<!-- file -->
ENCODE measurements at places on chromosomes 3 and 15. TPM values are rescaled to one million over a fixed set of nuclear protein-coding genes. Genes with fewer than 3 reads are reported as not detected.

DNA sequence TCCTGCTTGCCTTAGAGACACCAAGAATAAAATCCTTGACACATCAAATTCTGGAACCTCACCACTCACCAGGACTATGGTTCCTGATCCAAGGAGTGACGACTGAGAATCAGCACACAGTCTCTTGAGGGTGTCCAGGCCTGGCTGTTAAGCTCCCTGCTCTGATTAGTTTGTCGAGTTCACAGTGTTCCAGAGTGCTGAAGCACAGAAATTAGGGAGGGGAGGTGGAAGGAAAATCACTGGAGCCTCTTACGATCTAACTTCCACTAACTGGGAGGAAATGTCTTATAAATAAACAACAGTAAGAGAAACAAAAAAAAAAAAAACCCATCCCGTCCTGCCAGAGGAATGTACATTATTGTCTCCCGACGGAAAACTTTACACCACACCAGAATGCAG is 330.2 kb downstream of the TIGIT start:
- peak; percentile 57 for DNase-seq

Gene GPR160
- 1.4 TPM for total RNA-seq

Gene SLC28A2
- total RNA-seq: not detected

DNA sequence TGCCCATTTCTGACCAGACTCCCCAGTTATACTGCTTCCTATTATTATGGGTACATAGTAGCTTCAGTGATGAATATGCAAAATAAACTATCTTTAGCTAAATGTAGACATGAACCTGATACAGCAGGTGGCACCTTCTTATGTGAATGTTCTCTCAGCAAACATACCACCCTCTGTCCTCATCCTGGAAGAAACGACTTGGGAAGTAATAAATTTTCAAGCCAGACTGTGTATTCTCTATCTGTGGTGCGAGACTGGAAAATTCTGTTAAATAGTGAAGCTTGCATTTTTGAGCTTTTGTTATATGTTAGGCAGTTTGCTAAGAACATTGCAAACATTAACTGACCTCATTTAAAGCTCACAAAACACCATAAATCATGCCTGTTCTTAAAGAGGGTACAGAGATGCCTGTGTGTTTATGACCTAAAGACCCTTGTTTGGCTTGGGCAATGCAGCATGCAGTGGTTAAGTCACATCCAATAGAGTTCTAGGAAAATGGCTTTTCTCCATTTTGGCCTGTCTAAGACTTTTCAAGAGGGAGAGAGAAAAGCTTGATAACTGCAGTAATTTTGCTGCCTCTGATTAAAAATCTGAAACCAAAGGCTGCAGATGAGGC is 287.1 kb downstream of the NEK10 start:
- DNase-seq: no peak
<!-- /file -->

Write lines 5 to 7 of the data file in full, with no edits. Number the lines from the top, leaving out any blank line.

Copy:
- 1.4 TPM for total RNA-seq

Gene SLC28A2
- total RNA-seq: not detected